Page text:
My earliest memory of a telephone at home is a squat black contraption that brooded in silence on a little shelf in the passage. Its occasional sharp rings were enough to place everyone on alert. Its only decoration was a coloured transfer of the country’s coat of arms. It was a household item not to be messed with by children! The party line in our farm house on the other hand was great fun, even though we had all been sternly warned not to listen in on other people’s conversations. We soon became familiar with the call signs (a combination of short and long rings) and could easily tell who was using the line when. What made our telephone special, however, was the extra earpiece that hooked underneath it so that two people could listen to a conversation at the same time. One of our more recent telephones looked like this.

Although we have been through a range of shapes and colours. Given the convenience of cell phones and that we now have Wi-Fi in our home we have discontinued our land line – the end of a very long era!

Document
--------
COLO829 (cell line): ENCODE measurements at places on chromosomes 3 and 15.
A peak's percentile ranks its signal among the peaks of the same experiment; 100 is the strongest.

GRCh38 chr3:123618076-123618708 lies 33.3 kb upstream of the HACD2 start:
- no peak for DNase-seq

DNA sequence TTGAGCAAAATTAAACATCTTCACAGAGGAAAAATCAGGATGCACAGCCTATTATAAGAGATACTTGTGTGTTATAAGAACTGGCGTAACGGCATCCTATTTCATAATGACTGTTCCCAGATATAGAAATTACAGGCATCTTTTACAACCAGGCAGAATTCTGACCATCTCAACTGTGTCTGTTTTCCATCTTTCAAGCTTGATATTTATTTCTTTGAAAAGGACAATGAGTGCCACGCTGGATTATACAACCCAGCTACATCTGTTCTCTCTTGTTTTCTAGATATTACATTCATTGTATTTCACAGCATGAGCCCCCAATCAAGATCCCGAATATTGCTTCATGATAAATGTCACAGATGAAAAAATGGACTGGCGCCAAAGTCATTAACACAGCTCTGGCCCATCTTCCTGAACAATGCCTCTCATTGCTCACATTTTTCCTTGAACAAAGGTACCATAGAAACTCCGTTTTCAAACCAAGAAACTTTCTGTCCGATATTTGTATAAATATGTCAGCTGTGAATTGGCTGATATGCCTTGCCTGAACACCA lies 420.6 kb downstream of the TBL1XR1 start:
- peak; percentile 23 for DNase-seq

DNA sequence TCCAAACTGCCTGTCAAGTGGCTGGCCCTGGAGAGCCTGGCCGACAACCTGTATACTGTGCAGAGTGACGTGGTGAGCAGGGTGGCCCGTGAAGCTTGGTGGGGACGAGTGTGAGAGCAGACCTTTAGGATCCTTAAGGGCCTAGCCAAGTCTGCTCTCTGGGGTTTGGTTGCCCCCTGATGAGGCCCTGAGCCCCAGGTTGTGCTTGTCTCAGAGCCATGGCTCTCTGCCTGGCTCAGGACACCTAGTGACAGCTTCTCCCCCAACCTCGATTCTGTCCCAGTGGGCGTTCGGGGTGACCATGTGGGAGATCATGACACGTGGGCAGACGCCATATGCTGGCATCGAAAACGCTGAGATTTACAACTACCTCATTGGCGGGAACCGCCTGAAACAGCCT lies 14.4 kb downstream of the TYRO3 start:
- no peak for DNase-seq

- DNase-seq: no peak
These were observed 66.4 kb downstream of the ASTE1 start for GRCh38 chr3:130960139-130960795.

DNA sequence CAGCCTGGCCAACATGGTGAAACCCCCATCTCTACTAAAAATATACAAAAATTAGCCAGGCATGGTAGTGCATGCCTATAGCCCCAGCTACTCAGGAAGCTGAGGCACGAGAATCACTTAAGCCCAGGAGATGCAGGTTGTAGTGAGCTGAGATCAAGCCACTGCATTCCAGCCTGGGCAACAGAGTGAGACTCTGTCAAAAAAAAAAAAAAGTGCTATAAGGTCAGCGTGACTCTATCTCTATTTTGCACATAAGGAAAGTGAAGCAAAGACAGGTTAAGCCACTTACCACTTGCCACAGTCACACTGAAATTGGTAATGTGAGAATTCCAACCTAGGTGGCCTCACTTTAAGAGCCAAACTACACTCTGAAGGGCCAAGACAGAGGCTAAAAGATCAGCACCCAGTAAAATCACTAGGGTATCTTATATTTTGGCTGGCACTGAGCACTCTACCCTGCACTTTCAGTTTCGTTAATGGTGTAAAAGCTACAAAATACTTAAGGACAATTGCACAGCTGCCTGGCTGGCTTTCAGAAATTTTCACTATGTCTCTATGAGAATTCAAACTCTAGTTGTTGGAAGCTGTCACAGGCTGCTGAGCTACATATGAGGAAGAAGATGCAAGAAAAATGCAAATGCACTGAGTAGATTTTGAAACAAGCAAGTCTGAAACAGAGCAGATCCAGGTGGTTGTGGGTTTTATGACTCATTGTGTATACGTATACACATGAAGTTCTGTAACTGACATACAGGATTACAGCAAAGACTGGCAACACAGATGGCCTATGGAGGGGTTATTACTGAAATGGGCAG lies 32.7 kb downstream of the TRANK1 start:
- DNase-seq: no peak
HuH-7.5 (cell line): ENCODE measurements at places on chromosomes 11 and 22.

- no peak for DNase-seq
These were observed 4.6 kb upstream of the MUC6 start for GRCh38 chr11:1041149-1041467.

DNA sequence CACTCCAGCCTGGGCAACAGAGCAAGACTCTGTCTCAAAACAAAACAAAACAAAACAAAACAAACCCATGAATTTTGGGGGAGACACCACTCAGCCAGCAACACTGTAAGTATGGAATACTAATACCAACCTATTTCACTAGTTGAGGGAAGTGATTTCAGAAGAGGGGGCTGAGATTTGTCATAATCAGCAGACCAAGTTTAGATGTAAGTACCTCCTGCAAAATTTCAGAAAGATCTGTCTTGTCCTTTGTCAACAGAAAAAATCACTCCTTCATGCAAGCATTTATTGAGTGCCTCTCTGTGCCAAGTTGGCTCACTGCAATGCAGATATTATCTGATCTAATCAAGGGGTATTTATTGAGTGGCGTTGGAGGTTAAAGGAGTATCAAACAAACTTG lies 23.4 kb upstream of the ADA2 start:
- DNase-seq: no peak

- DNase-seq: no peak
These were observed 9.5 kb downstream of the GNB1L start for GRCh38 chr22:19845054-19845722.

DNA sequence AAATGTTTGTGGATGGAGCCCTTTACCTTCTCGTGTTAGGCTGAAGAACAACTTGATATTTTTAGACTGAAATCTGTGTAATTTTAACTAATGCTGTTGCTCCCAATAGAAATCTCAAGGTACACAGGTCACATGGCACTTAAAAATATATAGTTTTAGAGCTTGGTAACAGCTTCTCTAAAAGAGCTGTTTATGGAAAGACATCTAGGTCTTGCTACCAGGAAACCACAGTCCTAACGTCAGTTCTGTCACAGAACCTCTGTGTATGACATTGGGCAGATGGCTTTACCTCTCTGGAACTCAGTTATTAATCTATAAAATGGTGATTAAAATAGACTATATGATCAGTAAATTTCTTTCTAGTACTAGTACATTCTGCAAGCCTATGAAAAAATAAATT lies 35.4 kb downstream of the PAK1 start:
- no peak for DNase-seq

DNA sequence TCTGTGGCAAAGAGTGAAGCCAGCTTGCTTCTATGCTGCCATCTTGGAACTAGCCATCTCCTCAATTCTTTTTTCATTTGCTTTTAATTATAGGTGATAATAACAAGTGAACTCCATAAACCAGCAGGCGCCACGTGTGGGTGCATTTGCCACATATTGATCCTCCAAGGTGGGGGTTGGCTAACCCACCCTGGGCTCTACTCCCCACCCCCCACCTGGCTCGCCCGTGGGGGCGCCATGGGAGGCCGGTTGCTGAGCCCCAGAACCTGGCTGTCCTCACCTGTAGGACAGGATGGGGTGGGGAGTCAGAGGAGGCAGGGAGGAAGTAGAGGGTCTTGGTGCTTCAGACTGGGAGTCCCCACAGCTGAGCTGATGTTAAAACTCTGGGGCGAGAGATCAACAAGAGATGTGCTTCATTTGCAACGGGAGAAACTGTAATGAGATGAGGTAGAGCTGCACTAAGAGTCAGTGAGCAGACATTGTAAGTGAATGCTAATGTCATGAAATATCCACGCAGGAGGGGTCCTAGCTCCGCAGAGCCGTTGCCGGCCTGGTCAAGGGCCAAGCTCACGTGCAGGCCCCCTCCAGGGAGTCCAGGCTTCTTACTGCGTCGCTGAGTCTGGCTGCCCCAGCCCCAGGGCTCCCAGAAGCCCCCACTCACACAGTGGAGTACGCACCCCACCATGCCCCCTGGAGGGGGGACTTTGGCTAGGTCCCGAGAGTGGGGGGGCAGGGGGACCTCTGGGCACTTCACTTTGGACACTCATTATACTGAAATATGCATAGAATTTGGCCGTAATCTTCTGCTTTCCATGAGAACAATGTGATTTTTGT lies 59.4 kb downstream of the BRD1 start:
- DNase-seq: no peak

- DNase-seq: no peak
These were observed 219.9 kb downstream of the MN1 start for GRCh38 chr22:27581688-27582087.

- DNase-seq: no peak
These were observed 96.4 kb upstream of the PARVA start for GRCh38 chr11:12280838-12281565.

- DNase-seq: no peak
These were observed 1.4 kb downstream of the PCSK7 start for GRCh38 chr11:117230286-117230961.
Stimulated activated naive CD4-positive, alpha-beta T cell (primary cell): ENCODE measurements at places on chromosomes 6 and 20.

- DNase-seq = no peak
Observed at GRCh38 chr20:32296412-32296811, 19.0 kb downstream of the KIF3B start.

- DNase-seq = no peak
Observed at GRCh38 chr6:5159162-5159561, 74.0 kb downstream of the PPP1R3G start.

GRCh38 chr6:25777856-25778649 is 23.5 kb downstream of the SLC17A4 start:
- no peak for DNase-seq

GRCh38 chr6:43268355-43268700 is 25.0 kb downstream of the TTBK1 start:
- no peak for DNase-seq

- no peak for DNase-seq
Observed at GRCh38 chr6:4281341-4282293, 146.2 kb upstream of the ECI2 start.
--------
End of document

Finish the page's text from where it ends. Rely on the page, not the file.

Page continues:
I used to be an avid stamp collector – never serious enough to warrant being called a philatelist – from a young age. The range of subjects depicted not only on South African stamps, but the excitement of finding stamps from other parts of the world thrilled me in the days of no internet, no television – and no cell phones! As Christmas approached the pile of mail my father brought home increased in size and interest: Christmas cards were posted from so many places that piqued my interest enough to enjoy receiving a stamp album, hinges, as well as a magnifying glass as gifts. I would happily spend time carefully soaking stamps from envelopes, waiting for them to dry, and then sorting them. Like most beginners, I began by sorting stamps into countries – doubtless guided by the printed albums of the time.